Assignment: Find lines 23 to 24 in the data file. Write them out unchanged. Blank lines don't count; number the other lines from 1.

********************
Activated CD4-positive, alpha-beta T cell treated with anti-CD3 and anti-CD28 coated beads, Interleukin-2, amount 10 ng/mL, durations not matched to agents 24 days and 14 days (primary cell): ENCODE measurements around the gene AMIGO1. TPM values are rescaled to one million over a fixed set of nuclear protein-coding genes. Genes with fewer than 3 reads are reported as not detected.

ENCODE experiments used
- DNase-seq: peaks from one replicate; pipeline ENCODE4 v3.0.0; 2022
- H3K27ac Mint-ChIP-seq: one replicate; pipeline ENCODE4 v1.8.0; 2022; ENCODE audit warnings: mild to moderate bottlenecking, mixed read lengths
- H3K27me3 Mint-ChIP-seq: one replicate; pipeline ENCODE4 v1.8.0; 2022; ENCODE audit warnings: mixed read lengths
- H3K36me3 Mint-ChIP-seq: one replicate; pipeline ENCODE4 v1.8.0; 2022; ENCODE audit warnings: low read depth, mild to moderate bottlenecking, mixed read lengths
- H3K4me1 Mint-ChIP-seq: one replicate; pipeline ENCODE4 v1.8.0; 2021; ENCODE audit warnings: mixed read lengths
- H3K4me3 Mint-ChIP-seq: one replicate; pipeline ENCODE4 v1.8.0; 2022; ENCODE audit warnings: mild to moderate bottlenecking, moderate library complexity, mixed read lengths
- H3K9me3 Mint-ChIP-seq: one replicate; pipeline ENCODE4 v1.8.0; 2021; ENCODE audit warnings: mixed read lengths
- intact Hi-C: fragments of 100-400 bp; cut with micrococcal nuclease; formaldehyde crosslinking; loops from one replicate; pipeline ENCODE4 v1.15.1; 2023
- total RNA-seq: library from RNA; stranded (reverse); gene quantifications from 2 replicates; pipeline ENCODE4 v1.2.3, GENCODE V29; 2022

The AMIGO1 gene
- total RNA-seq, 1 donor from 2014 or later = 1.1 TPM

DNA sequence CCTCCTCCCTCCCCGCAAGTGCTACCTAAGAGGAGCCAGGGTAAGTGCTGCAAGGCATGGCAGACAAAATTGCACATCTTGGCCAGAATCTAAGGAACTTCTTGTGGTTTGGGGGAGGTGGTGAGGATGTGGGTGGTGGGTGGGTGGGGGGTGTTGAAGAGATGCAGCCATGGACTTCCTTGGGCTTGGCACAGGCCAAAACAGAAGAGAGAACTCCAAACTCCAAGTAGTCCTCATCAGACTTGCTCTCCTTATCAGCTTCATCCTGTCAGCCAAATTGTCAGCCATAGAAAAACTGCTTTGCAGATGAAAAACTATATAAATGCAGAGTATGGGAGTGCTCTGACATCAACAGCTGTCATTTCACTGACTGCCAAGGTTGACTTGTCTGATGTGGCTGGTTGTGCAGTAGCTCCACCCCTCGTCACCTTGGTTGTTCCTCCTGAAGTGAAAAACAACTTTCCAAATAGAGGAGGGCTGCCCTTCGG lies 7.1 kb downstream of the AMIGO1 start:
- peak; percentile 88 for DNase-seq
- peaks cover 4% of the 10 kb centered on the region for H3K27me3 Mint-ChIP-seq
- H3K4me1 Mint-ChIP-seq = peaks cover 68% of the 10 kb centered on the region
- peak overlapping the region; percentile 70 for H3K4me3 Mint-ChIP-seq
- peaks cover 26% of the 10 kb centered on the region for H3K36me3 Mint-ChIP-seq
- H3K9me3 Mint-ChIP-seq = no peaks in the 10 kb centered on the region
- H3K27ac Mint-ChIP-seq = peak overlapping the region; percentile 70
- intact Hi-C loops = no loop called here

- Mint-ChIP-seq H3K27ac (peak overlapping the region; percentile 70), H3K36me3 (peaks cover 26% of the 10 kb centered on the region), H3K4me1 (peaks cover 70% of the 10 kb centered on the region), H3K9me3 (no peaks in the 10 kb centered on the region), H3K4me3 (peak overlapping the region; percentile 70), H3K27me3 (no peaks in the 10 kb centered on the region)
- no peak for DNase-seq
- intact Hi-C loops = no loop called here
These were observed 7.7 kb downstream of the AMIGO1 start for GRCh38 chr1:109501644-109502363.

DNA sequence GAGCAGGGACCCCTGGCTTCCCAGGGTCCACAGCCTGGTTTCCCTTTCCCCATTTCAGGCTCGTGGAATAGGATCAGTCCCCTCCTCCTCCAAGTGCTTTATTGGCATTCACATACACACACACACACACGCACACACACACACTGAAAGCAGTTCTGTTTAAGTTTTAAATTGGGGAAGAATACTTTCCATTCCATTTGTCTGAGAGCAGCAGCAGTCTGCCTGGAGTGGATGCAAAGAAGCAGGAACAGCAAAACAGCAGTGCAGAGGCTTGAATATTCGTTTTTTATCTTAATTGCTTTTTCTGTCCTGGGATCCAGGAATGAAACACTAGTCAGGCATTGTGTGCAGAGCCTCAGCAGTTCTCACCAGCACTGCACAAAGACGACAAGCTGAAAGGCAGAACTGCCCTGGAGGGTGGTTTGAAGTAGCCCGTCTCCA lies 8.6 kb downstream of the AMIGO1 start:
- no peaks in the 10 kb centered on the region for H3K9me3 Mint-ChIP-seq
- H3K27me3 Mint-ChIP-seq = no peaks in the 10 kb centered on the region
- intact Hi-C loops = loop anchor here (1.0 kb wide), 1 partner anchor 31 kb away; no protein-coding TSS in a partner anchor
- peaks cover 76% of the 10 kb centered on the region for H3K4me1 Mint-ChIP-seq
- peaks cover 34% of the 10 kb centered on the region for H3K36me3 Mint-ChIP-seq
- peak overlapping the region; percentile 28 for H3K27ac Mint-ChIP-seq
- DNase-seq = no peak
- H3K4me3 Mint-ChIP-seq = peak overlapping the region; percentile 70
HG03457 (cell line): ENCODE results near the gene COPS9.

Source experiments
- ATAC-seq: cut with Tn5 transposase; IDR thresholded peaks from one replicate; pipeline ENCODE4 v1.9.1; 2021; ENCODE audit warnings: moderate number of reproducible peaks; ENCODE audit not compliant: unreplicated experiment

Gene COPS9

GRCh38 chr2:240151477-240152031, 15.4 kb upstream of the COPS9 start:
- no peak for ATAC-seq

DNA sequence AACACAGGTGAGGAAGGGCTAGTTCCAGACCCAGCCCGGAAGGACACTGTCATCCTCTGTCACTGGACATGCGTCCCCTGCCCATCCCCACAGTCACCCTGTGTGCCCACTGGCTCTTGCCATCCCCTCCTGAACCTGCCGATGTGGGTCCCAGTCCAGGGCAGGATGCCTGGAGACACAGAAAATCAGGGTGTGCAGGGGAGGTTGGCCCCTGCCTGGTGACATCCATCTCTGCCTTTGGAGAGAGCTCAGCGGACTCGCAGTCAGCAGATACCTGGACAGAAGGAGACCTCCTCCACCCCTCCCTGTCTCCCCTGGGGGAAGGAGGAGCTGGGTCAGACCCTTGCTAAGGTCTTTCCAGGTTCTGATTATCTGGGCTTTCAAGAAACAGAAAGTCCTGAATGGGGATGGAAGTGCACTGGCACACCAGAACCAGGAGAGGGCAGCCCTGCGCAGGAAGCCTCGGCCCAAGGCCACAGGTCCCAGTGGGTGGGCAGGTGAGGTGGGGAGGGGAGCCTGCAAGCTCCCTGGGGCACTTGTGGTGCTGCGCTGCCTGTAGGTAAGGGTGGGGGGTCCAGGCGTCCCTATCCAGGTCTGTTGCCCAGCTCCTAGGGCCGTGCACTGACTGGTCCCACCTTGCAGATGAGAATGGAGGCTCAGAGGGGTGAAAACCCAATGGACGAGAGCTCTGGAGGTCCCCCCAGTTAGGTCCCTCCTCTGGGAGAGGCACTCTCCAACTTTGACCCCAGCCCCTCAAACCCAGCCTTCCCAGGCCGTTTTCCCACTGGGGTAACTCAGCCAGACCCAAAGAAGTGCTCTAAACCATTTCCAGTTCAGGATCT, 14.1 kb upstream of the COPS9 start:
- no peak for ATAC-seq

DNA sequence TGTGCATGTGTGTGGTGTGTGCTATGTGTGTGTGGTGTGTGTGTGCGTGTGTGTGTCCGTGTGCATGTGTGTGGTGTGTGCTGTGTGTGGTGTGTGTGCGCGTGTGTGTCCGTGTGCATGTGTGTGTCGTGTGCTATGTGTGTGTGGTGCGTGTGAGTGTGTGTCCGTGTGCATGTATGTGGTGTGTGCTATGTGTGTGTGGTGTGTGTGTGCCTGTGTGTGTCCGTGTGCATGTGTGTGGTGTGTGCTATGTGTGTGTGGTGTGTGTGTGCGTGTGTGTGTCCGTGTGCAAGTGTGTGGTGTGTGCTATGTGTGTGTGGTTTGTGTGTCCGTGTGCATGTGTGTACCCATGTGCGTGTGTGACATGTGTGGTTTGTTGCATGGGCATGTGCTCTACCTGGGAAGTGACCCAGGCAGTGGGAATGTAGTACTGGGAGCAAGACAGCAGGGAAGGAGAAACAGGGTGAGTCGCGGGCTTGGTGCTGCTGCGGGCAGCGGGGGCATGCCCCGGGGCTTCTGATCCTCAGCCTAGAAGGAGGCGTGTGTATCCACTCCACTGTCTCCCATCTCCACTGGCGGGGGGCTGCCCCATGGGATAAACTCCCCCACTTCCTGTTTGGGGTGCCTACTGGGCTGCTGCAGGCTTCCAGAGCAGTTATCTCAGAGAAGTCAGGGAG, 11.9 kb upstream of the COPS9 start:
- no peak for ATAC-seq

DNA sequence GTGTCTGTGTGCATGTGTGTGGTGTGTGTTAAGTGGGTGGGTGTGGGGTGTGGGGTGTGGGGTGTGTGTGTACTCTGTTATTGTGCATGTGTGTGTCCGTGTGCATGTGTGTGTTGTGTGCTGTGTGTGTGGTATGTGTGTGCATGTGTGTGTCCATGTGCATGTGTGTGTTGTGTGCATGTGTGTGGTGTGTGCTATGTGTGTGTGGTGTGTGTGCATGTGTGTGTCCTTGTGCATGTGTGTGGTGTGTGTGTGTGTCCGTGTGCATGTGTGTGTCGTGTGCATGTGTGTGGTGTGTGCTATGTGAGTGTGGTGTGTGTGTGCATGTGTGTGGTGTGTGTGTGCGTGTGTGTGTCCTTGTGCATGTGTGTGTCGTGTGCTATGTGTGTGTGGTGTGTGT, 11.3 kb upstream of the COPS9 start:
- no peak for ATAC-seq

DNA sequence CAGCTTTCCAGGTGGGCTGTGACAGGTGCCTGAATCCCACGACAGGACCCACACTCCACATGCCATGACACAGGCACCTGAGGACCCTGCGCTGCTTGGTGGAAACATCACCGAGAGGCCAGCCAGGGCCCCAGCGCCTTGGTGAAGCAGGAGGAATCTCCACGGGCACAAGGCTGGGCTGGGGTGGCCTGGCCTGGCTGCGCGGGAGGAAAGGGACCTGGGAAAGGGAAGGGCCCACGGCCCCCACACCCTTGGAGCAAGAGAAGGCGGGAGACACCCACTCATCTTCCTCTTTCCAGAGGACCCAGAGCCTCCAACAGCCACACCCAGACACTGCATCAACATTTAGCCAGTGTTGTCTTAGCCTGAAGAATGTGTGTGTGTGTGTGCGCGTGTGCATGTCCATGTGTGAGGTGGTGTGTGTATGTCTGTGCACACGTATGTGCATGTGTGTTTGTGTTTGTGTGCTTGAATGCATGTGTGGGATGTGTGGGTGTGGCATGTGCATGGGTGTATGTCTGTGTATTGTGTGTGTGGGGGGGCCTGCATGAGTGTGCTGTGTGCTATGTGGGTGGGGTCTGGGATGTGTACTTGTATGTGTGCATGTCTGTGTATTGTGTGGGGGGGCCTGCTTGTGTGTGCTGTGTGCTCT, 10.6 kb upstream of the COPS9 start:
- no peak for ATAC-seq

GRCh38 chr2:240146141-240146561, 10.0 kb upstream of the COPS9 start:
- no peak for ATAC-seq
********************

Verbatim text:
- Mint-ChIP-seq H3K27ac (peak overlapping the region; percentile 70), H3K36me3 (peaks cover 26% of the 10 kb centered on the region), H3K4me1 (peaks cover 70% of the 10 kb centered on the region), H3K9me3 (no peaks in the 10 kb centered on the region), H3K4me3 (peak overlapping the region; percentile 70), H3K27me3 (no peaks in the 10 kb centered on the region)
- no peak for DNase-seq